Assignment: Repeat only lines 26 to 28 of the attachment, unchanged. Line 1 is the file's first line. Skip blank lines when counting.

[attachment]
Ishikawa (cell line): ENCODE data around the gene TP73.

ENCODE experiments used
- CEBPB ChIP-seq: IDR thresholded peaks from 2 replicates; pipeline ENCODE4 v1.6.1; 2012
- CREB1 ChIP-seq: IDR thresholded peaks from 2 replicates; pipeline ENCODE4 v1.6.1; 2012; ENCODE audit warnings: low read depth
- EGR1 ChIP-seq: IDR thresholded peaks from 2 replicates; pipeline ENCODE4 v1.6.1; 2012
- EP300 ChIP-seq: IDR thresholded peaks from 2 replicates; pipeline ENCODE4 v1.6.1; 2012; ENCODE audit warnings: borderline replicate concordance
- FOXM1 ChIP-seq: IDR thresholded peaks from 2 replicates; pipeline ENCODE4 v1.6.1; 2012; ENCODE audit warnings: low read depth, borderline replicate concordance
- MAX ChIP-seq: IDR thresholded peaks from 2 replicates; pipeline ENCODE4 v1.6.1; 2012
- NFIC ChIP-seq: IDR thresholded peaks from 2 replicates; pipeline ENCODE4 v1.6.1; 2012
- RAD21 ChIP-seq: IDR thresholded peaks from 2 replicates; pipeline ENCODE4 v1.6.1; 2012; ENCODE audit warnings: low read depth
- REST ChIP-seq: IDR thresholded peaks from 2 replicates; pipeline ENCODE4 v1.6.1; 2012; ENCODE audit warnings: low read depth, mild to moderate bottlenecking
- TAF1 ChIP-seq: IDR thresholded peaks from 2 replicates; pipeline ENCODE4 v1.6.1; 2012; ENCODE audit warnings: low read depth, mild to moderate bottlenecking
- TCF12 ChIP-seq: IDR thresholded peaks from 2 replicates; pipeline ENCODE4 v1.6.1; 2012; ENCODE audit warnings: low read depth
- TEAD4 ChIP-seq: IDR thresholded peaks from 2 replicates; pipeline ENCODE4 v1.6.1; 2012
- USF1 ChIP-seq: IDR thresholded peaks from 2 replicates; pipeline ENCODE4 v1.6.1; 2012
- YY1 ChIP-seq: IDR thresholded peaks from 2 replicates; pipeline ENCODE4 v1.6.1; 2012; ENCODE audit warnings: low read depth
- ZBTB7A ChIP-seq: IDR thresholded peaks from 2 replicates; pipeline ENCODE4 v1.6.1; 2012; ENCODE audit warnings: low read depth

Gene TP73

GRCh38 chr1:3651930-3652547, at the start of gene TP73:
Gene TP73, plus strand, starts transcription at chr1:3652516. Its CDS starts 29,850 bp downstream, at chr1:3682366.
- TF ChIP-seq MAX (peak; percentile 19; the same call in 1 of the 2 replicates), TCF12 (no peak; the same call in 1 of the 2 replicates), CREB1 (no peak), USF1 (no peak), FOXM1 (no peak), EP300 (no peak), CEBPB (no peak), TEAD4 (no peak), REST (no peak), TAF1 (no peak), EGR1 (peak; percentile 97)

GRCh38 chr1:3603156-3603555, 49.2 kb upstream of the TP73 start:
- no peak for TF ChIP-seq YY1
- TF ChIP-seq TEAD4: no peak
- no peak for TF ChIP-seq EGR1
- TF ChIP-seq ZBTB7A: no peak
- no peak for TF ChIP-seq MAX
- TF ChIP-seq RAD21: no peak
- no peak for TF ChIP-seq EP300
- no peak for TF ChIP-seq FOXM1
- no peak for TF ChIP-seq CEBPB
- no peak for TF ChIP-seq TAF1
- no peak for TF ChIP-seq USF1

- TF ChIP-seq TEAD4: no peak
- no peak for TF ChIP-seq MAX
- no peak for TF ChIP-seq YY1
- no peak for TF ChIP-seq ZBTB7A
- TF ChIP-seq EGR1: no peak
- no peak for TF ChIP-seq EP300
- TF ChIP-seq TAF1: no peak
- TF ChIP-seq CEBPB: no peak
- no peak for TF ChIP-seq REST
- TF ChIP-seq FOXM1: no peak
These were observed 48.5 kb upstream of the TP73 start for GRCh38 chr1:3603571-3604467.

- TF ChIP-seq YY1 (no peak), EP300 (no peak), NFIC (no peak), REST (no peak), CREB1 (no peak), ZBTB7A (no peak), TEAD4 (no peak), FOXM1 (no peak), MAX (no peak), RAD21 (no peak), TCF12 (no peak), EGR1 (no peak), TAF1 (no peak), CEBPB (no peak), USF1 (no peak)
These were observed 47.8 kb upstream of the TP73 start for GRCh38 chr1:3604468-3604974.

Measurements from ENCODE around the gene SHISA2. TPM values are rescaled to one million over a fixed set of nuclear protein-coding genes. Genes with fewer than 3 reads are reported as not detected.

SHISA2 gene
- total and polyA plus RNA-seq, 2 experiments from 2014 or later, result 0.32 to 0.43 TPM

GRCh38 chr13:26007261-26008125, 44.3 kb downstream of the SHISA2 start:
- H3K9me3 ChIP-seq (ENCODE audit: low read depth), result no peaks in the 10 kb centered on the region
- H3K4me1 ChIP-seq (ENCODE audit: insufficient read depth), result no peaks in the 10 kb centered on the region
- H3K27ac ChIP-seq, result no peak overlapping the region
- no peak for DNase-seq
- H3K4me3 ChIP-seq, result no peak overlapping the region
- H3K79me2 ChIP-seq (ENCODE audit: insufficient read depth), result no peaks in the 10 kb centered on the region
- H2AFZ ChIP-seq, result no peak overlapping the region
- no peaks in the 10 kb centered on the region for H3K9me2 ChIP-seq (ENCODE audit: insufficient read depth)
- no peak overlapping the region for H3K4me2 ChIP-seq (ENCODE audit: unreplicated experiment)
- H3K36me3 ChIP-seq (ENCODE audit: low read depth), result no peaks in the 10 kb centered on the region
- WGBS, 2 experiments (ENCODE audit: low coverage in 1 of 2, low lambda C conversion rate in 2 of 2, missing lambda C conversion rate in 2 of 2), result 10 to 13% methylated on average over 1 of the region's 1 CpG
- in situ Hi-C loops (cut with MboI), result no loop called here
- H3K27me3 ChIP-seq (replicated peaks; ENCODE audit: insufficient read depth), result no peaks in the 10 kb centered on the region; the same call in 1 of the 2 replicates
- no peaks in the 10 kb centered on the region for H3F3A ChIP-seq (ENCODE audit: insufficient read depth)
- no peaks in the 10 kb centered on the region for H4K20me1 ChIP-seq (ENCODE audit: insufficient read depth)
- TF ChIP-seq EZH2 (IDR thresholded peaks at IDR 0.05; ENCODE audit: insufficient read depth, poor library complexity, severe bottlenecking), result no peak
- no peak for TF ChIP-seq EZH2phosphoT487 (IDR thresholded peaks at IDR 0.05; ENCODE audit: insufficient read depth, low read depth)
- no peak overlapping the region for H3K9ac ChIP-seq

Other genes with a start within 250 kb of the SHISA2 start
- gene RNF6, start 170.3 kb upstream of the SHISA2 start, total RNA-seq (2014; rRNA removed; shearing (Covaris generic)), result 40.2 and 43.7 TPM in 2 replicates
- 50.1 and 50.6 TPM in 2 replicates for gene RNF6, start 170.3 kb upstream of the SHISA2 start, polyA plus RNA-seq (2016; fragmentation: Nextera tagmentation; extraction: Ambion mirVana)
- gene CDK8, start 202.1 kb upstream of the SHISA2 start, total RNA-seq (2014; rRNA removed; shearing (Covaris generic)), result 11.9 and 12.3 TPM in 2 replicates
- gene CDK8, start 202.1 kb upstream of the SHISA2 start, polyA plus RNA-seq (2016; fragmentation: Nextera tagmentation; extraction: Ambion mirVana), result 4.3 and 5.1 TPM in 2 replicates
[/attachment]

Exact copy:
- TF ChIP-seq ZBTB7A: no peak
- no peak for TF ChIP-seq MAX
- TF ChIP-seq RAD21: no peak